If I just found out that I was the victim of medicial malpractice, can I now sue 7 years later?

Long story short, 7 years ago I had an ectopic pregnancy so had to have my left a portion of my leaft Fallopian tube removed. Then, 4 months following, I had a golf ball size cyst burst on my right ovary requiring removal of the cyst, debris and a portion of the tube. Then, 2 weeks ago, I went in to have more cysts removed from the right ovary. During a CT, ultrasound and then a hysteroscopy, it was found that there is no left ovary, only a shriveled remnant of one. This was caused because when the pregnancy was removed, the blood supply was never properly reattached to the ovary. Basically, it was there 7 years ago but now is dead. As stated I only found out this information 2 weeks ago. Do I have any legal options?

Asked on October 7, 2014 under Malpractice Law, Maine

Answers:

Anne Brady / Law Office of Anne Brady

Answered 6 years ago | Contributor

Generally if you do not know, nor should you have known, about the malpractice that will toll the statute of limitations.  Were you trying to get pregant during this 7-year period and failing?  Were you hoping to get pregnant in the future?  If not, what are your damages, if any?  You should consult with a local medical malpractice attorney.  The initial consultation should be free.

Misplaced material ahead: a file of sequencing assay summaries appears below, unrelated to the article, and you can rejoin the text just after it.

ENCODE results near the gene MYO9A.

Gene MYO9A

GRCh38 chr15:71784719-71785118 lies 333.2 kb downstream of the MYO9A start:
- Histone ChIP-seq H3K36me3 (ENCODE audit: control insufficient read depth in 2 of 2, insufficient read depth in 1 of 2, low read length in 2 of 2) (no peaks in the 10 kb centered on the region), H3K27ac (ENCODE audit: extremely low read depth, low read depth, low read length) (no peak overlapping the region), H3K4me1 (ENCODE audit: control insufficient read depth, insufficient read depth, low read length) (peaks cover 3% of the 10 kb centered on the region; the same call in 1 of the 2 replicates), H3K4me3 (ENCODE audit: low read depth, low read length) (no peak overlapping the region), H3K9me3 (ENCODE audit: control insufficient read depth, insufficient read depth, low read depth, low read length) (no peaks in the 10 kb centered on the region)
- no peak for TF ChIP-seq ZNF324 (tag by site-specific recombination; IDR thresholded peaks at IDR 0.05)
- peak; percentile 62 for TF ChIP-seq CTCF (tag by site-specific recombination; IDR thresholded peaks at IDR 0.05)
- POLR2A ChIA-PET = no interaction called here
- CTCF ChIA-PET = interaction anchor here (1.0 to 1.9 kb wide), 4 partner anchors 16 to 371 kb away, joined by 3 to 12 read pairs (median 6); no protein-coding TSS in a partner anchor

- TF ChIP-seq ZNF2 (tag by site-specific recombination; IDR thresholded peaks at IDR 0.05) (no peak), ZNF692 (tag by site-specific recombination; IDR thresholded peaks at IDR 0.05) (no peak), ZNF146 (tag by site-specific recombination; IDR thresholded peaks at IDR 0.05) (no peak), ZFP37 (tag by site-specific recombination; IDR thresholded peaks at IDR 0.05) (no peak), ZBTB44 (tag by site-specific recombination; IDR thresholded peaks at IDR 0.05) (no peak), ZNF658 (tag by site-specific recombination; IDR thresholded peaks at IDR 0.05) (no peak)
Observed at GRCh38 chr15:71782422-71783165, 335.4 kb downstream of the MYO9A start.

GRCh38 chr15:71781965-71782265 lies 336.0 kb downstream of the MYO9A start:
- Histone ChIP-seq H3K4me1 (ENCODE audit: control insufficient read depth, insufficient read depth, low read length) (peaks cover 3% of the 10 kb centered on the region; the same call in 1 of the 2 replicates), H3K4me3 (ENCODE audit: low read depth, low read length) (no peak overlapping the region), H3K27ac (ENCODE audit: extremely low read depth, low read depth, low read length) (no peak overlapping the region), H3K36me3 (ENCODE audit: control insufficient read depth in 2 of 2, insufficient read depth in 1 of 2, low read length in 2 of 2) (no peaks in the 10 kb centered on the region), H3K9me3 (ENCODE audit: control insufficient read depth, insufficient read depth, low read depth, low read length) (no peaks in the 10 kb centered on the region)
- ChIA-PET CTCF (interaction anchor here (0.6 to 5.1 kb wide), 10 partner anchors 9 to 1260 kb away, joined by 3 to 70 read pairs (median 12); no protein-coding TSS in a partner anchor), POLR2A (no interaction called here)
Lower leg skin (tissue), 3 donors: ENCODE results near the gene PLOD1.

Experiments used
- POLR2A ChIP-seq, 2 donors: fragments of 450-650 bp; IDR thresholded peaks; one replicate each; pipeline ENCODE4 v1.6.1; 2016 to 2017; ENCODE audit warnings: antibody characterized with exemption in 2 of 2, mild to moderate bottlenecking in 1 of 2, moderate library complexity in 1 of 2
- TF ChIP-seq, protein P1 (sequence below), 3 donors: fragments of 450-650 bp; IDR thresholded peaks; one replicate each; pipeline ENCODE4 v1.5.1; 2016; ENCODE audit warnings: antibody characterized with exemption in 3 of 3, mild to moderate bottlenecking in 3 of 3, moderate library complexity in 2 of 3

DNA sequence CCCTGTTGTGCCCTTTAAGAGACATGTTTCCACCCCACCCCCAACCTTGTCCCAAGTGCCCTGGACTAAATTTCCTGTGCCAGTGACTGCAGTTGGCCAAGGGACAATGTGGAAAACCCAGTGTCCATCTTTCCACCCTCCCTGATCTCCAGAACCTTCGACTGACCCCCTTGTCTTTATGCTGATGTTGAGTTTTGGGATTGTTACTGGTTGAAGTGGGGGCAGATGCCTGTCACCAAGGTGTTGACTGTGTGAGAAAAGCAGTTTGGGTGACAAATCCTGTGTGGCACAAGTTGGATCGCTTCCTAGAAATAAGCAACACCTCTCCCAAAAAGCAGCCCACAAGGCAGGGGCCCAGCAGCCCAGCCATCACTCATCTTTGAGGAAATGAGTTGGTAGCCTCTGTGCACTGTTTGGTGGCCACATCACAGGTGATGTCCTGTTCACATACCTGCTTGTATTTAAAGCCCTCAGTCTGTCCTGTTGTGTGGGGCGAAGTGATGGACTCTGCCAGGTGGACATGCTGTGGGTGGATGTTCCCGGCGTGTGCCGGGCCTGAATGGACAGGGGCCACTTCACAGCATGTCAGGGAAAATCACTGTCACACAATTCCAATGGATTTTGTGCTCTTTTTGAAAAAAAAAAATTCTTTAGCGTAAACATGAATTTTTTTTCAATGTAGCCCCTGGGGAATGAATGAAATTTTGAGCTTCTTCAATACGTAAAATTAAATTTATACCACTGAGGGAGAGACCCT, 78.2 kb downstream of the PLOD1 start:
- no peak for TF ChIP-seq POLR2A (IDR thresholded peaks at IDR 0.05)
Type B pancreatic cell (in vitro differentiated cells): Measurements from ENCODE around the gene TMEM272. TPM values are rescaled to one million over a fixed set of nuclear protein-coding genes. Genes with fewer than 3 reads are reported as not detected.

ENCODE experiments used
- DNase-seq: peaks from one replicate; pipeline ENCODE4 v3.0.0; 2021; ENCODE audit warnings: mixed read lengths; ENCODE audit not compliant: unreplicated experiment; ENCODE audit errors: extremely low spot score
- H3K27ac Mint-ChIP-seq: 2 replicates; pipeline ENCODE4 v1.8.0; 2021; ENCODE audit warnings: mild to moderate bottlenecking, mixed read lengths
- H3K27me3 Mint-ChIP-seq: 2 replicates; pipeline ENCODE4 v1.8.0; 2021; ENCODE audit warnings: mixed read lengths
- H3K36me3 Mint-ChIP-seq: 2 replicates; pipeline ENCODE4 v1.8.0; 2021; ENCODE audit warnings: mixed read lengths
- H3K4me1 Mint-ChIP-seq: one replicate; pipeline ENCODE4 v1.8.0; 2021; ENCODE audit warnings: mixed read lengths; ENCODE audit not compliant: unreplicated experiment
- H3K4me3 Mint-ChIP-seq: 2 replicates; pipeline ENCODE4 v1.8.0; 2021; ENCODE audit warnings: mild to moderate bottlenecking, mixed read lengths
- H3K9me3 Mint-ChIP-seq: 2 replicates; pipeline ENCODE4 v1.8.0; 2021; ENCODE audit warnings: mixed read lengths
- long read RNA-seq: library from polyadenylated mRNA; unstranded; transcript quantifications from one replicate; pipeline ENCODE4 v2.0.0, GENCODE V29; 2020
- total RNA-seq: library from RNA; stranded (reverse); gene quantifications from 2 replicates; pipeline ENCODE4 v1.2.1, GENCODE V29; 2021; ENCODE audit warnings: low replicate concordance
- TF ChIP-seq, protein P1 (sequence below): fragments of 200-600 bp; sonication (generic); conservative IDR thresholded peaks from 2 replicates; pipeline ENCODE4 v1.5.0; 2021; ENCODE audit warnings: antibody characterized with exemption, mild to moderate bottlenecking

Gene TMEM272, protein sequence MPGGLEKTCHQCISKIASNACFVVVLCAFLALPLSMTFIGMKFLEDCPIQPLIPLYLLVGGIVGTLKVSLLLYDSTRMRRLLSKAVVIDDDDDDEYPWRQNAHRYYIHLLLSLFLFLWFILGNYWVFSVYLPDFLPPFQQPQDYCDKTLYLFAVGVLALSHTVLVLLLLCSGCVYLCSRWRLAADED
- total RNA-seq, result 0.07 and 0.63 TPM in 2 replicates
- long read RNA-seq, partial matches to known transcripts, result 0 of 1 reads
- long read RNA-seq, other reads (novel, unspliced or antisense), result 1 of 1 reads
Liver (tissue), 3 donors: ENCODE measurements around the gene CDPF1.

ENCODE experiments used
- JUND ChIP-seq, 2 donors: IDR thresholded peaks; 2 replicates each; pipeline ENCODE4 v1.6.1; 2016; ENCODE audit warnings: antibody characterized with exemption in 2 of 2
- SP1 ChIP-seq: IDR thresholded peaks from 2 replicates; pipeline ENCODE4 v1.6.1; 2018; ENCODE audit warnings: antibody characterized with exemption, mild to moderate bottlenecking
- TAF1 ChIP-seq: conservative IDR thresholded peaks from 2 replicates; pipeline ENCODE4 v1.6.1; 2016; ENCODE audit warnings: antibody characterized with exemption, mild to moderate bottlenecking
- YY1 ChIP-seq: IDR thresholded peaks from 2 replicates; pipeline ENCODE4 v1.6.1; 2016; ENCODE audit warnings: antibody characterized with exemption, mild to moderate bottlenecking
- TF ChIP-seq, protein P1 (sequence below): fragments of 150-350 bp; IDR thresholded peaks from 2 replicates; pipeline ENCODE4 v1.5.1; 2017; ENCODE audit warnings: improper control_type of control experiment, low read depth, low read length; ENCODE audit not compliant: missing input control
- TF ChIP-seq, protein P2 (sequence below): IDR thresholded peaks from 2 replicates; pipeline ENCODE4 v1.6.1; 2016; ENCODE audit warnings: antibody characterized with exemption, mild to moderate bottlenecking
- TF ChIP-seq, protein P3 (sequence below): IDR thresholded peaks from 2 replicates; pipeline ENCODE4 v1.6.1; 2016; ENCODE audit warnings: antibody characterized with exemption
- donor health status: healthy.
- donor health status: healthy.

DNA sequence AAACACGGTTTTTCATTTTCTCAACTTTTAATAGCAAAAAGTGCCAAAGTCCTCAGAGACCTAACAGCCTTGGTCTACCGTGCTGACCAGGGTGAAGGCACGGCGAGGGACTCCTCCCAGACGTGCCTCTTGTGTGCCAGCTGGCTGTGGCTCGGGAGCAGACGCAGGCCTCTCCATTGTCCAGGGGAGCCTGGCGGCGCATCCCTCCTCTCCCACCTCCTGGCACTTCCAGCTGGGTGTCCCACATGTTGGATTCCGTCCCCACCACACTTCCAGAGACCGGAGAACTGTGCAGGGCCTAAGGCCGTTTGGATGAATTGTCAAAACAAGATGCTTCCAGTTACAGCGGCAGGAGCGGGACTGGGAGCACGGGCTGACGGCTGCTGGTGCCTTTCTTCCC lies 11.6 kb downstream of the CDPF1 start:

IMPORTANT NOTICE: The Answer(s) provided above are for general information only. The attorney providing the answer was not serving as the attorney for the person submitting the question or in any attorney-client relationship with such person. Laws may vary from state to state, and sometimes change. Tiny variations in the facts, or a fact not set forth in a question, often can change a legal outcome or an attorney's conclusion. Although AttorneyPages.com has verified the attorney was admitted to practice law in at least one jurisdiction, he or she may not be authorized to practice law in the jurisdiction referred to in the question, nor is he or she necessarily experienced in the area of the law involved. Unlike the information in the Answer(s) above, upon which you should NOT rely, for personal advice you can rely upon we suggest you retain an attorney to represent you.